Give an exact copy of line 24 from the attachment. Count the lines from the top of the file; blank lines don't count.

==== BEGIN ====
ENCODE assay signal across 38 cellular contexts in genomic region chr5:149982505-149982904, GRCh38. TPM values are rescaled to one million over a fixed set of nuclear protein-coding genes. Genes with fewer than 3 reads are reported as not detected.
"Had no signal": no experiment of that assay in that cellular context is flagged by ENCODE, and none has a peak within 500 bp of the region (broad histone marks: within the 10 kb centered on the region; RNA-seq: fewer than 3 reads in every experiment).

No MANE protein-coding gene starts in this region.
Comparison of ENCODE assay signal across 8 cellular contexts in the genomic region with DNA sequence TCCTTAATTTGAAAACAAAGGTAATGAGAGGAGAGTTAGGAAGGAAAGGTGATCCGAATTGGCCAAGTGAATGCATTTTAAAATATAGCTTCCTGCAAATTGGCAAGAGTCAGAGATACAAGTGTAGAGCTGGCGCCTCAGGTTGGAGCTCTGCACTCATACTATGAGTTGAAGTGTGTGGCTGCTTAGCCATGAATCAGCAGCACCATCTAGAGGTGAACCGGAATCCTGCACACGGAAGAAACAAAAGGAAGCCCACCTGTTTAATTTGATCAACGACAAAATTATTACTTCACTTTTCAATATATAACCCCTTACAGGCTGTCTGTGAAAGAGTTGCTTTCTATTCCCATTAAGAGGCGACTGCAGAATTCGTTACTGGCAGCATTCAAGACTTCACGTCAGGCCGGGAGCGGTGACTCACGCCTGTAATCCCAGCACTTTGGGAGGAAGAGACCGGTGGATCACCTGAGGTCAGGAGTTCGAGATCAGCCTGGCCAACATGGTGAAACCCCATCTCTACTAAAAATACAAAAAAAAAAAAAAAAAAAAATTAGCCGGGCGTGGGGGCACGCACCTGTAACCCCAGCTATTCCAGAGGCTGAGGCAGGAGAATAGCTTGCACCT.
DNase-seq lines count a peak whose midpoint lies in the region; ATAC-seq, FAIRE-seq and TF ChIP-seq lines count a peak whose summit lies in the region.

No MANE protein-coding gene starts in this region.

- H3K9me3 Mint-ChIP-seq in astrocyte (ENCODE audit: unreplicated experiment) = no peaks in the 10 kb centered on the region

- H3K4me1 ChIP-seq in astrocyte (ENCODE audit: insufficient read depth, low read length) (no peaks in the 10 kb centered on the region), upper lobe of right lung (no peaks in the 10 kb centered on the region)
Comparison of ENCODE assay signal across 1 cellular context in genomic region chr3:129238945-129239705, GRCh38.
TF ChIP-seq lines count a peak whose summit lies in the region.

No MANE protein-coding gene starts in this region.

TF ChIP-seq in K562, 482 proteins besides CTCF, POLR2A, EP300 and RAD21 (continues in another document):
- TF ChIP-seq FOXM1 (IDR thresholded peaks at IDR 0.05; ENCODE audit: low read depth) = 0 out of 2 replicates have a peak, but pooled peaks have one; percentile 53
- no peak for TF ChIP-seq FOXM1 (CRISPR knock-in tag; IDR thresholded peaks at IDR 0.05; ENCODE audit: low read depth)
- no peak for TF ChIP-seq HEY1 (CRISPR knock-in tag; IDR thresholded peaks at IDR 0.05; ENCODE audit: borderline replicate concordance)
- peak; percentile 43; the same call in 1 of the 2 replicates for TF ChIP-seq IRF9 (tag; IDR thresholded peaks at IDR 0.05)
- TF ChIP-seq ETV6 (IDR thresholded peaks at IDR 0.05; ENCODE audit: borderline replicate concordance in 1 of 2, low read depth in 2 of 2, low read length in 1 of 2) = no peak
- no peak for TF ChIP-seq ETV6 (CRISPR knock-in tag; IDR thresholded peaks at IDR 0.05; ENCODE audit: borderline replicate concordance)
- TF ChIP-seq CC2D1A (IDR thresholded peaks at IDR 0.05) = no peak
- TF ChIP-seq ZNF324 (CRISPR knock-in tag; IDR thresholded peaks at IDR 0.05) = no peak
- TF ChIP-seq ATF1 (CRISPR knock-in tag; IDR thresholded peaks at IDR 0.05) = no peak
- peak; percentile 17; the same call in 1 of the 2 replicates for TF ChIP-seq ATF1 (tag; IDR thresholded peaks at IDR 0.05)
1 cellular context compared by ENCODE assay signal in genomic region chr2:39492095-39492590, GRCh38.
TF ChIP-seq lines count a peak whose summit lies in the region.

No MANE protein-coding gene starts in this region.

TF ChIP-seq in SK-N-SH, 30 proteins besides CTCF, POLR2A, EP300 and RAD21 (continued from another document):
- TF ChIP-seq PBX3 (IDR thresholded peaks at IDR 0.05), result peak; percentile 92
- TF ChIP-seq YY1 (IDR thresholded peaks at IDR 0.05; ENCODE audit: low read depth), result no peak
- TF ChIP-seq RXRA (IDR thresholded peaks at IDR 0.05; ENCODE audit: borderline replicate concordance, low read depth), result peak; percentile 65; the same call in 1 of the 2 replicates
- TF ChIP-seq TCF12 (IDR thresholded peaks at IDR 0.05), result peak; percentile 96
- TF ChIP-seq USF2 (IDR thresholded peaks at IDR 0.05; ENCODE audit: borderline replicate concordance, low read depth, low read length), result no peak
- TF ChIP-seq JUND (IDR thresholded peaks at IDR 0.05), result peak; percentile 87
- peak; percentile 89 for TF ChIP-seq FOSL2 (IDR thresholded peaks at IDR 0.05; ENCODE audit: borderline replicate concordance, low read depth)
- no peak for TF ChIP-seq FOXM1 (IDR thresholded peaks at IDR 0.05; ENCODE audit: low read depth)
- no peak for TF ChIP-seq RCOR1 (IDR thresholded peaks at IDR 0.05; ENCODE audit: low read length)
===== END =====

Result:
TF ChIP-seq lines count a peak whose summit lies in the region.